Oil hits record on UK pipeline shutdown
Crude oil hit a record high of $119.93 a barrel on Monday after BP Plc shut a North Sea pipeline and as fresh violence in Nigeria reignited supply fears.
A petrol station in Edinburgh shows a no fuel sign during the first day of strike action at the Ineos oil refinery in Grangemouth, central Scotland April 27, 2008. A pipeline carrying nearly half of Britain's oil was closed on Sunday as a strike over pensions began at the neighboring Grangemouth refinery in Scotland, operator BP said.
Hundreds of workers at Scotland's only oil refinery began a 48-hour strike on Sunday, forcing BP to shut a pipeline system that delivers almost a third of Britain's North Sea oil.
BP said it had completed the closure of the Forties Pipeline System when 1,200 workers at the Grangemouth refinery in central Scotland walked off the job over pension issues.
The pipeline brings in 700,000 barrels of oil a day from the North Sea to BP's Kinneil plant, which is powered from the Grangemouth site.
BP said that assuming it got power back as soon as the strike ended and Fortis fields resumed production rapidly, the pipeline could be back in operation within 24 hours but might take a few more days to get back to full flow.
In Nigeria, unidentified gunmen killed five policemen and seized several weapons in a raid on a police station in the oil-rich southern Nigerian state of Rivers on Sunday, a police spokeswoman said.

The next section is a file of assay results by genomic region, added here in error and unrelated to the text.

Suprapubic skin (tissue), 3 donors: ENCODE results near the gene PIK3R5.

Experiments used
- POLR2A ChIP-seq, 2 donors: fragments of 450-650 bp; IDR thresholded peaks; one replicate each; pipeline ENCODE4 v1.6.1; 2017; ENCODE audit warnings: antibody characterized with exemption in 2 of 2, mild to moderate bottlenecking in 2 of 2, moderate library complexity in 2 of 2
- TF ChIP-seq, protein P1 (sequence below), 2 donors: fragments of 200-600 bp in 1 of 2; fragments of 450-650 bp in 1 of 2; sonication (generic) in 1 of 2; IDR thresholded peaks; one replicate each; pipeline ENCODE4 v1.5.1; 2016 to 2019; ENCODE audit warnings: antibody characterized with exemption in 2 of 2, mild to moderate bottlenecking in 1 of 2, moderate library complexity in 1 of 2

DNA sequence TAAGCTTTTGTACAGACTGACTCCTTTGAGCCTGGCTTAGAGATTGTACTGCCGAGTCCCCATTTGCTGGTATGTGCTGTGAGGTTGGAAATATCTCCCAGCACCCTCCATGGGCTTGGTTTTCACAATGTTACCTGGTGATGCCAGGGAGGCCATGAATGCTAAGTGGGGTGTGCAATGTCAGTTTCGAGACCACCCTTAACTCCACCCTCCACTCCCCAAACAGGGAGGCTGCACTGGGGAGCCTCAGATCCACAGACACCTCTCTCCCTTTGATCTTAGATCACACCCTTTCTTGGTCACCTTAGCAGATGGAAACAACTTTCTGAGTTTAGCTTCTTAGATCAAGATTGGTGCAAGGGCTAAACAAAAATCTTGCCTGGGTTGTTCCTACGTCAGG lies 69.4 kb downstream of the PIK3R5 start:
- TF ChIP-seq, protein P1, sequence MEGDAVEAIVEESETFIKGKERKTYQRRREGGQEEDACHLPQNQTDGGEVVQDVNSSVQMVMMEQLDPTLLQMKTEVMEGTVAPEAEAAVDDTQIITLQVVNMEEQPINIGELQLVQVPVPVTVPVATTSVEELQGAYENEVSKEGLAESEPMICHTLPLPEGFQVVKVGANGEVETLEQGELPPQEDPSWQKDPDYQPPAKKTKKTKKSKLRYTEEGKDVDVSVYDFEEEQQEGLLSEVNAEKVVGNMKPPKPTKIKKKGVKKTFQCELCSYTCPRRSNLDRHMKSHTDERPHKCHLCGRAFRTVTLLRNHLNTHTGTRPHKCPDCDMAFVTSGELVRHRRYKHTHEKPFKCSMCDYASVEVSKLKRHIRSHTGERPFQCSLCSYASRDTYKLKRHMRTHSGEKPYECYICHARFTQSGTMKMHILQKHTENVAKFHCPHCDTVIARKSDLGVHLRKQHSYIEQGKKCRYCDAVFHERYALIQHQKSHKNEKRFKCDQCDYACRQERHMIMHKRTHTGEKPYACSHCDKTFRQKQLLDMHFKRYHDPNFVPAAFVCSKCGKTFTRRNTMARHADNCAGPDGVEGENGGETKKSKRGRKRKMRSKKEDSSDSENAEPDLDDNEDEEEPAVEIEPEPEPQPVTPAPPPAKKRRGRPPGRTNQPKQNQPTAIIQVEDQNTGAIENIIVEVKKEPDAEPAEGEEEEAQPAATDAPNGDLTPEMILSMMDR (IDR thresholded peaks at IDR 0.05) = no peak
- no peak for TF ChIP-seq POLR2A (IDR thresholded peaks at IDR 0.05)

The attack came just two days after a strike and attacks by rebels forced Nigeria's two largest oil firms Exxon Mobil and Royal Dutch Shell to shut some production. (Xinhua)
SUPPORT THE BUDAPEST BUSINESS JOURNAL
Producing journalism that is worthy of the name is a costly business. For 27 years, the publishers, editors and reporters of the Budapest Business Journal have striven to bring you business news that works, information that you can trust, that is factual, accurate and presented without fear or favor.
Newspaper organizations across the globe have struggled to find a business model that allows them to continue to excel, without compromising their ability to perform. Most recently, some have experimented with the idea of involving their most important stakeholders, their readers.
We would like to offer that same opportunity to our readers. We would like to invite you to help us deliver the quality business journalism you require. Hit our Support the BBJ button and you can choose the how much and how often you send us your contributions.